for Medicaid and state deputy commissioner. With Cal Davis she had

founded a eldercare advisory service, My Parent’s Concierge, and had

also headed a development project for the Robert Wood Johnson

Foundation.

"I’ve been committed to this population for a long time,"

says Miller. "This is all about access to healthcare. This is

another way, from my end, of making sure they get good care."

Top Of Page
Expansions: Hovione Builds

Hovione LLC, 475 Wall Street, Princeton 08540.

Dave Hoffman, vice president of U.S. Operations. 609-497-0506; fax,

609-497-0507. Www.hovione.com

The Portugese chemical maker, now in offices at Research Park, is

building on eight acres on Lake Drive in East Windsor with a planned

move-in date of spring, 2002. The 30,000 square-foot facility will

do development and testing of active ingredients used in

pharmaceuticals

as well as sales and marketing. At its opening, there will be 12

employees

but that number is expected to climb to 45. CUH2A is doing the design

work and Turner Construction the building.

The company had international sales of $60 million last year, and

the United States represents 55 percent of its chemical sales. The

actual manufacturing of the chemical ingredients will take place in

Lourdes, Portugal, and Macau, south China. Hovione is now supplying

ingredients for Phase III clinical trials but wants to get involved

in Phase I and Phase II. Paula Weissberger is marketing director.

The Portugese company is investing $15 million in what is being called

a technology transfer center.

Broadbeam Corp. (former Nettech Systems), 100

College

Road West, Princeton 08540-5052. Boris Fridman, president.

609-734-0300;

fax, 609-734-0346. Home page: www.broadbeam.com

Broadbeam has expanded from 45 to 75 people and moved from Alexander

Road to the Patrinely building at 100 College Road West. It does

middleware

software development, particularly wireless communications, with

offices

in Chicago, Boston, California, and Texas. Walter Schoenberg of

Cushman

Wakefield in East Rutherford represented the tenant.

Top Of Page
New in Town

Adams Business Consultants Inc., 5 Independence

Way, Princeton Corporate Center, Suite 300, Princeton 08540. Mark

Timothy Adams, president/CEO. 609-520-2147; fax, 609-452-8464. Home

page: www.AdamsBusinessConsult.com

Mark Timothy Adams has opened a consulting business to do program

and project management in telecommunications, insurance, banking,

brokerage, and pharmaceutical areas. A native of Long Island, he

majored

in business at Kensington University, in Glendale, California, Class

of 1985.

Genmab Inc., 707 State Road, Suite 208, Princeton

08540. Lisa Drakeman, CEO. 609-430-2481; fax, 609-430-2482. Home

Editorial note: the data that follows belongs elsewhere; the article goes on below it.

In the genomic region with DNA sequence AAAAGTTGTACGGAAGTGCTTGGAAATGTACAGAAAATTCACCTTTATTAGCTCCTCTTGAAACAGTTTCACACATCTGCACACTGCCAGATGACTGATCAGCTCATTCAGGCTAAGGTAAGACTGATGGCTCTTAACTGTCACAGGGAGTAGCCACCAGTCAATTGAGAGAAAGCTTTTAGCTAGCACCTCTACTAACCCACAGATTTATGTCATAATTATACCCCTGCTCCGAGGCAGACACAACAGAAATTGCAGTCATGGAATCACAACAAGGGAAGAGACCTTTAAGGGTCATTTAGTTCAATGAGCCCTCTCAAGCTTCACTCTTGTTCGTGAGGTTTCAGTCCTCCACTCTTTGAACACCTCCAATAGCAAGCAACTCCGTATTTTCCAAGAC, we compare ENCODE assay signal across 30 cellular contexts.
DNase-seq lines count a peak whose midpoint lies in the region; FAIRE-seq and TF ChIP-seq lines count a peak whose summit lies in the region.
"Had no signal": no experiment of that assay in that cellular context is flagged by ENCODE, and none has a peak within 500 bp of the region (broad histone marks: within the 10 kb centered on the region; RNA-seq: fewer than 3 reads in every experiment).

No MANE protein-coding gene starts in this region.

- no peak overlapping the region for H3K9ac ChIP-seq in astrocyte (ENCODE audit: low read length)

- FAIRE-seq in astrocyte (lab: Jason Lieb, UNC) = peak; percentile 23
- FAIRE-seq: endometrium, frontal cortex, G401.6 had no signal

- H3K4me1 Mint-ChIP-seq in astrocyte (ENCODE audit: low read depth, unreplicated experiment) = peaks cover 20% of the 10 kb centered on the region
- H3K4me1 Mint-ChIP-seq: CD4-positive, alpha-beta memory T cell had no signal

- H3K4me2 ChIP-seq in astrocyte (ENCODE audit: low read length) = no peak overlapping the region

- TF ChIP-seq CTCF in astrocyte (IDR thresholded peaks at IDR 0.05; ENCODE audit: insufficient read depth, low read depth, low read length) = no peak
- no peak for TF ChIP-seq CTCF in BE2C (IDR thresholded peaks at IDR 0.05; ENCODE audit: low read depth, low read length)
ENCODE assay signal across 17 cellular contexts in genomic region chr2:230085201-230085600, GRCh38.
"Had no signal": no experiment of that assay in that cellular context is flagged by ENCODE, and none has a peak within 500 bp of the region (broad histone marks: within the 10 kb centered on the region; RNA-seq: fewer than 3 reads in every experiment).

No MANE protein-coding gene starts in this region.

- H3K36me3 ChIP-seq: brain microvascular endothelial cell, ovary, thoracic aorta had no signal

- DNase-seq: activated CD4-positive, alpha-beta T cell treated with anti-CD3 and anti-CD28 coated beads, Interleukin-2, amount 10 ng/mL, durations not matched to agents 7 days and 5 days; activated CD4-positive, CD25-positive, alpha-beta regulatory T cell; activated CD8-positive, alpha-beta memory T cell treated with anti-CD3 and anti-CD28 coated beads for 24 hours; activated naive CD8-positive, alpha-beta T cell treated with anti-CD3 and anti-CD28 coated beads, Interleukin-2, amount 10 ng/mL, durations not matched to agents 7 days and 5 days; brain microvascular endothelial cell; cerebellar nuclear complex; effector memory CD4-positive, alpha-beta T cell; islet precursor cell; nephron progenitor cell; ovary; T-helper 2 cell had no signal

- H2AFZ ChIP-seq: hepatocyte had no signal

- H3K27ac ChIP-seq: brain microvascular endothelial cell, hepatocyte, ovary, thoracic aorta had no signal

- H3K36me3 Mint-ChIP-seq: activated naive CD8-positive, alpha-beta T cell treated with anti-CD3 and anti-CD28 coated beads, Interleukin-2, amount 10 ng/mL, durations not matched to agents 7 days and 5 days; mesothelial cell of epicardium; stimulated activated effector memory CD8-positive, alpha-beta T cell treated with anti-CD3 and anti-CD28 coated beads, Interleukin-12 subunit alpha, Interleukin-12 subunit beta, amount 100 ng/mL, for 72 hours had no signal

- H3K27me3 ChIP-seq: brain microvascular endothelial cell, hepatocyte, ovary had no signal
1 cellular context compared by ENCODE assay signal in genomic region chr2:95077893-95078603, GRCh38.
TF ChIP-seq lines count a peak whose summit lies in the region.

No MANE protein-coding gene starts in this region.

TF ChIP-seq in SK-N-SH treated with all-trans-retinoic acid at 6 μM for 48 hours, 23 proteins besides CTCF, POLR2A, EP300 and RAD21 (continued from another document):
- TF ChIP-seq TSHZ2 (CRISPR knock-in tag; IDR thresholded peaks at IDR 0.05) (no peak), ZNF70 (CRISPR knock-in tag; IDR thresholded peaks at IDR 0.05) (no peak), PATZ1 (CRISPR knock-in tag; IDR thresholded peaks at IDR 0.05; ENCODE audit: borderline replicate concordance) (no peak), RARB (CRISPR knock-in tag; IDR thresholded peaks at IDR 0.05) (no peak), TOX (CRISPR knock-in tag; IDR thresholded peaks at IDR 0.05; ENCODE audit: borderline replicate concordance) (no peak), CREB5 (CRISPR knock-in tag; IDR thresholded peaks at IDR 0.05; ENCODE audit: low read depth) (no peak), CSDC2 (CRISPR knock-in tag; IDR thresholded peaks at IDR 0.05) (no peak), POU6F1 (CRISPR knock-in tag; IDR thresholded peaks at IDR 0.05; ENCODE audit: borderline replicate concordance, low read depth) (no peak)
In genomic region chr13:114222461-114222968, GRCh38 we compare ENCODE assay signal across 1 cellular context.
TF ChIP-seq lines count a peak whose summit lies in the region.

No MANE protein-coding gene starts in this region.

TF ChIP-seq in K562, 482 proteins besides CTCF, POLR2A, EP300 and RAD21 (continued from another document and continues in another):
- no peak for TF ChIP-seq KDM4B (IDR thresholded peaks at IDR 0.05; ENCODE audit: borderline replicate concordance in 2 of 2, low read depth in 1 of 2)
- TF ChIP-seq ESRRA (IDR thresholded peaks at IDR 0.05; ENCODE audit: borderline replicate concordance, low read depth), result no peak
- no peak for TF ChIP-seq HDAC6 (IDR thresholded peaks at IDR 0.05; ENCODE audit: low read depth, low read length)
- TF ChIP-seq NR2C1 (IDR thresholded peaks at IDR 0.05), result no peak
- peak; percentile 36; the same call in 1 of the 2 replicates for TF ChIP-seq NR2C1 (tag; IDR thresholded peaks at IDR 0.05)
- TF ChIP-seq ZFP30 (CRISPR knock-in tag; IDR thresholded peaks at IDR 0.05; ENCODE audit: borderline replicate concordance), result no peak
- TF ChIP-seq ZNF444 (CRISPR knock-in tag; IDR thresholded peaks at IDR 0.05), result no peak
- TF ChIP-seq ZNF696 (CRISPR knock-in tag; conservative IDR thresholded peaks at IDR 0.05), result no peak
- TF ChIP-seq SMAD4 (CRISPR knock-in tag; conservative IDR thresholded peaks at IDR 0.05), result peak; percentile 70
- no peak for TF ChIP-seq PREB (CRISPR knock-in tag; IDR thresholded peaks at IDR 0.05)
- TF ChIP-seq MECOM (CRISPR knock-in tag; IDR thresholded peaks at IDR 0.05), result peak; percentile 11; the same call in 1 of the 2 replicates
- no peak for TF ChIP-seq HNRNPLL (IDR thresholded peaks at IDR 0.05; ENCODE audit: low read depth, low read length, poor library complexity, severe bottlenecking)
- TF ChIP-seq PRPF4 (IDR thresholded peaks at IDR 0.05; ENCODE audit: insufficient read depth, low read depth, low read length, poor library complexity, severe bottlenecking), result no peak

page: www.-genmab.com

Lisa Drakeman, CEO of Genmab Inc., has opened an office of the

Copenhagen-based

biotechnology firm next-door to Medarex, where her husband, Donald,

is the CEO. Genmab was founded in Copenhagen and has a laboratory

in the Netherlands.

Drakeman went to Mount Holyoke, Class of 1975, and met her husband

when he was at Dartmouth. Both earned their PhDs in religious history

at Princeton University.

Using Medarex’ HuMAb-Mouse technology, Genmab can rapidly create high

affinity fully human antibodies instead of mouse antibodies. Genmab

wants to use these antibodies to develop some of the new disease

targets

that are being discovered through genomics and other scientific

efforts.

The transgenic mouse technology bypasses complicated genetic

engineering

and some of the time consuming tests on humans. These fully human

antibodies contain no mouse or other animal proteins that can trigger

allergic responses or other complications. Genmab has four products

in development to treat cancer, rheumatoid arthritis and other

inflammatory

conditions.

Top Of Page
Crosstown Moves

First Horizon Home Loans (FTN), 2 Tree Farm Road,

Pennington Point West, Suite A-210, Pennington 08534. Gary Shambaugh,

branch manager. 609-243-9161; fax, 609-243-0127.

Www.mnc-mortgage.com

First Horizon Home Loans Corp. has moved from 12 Roszel Road to

Pennington.

It was formerly known as Maryland National Mortgage Corp.

Top Of Page
Leaving Town

Monitor Capital Advisors, 51 Madison Avenue, Room

201, New York 10010. 212-576-6400.

Six years after moving from Madison Avenue to the Carnegie Center,

this organization has changed its name from Monitor Capital Advisors

to New York Life Investment Management Quantitative Strategies and

returned to Manhattan. At one time the company had 12 employees at

504 Carnegie, on a sublease from Educational Testing Service.

When known by the Monitor name, it was an independent money management

firm with a quantitative management style and was wholly owned by

New York Life. It managed a portfolio family of six mutual funds,

plus pension funds sold by New York Life Insurance sales agents and

by broker dealers.

Jim Mehling, an ex-Merrill Lynch employee, brought Monitor to

Princeton,

partly to find leading edge programmers from among those who work

for Dow Jones, Merrill Lynch, and Bloomberg.

and other financial institutions. "One of the reasons we came

to Princeton is that we hope to find `our type’ of people down

here,"

said Mehling then. "We know there is a big pool down here.

Princeton

is a bit of a sleeper for investment management."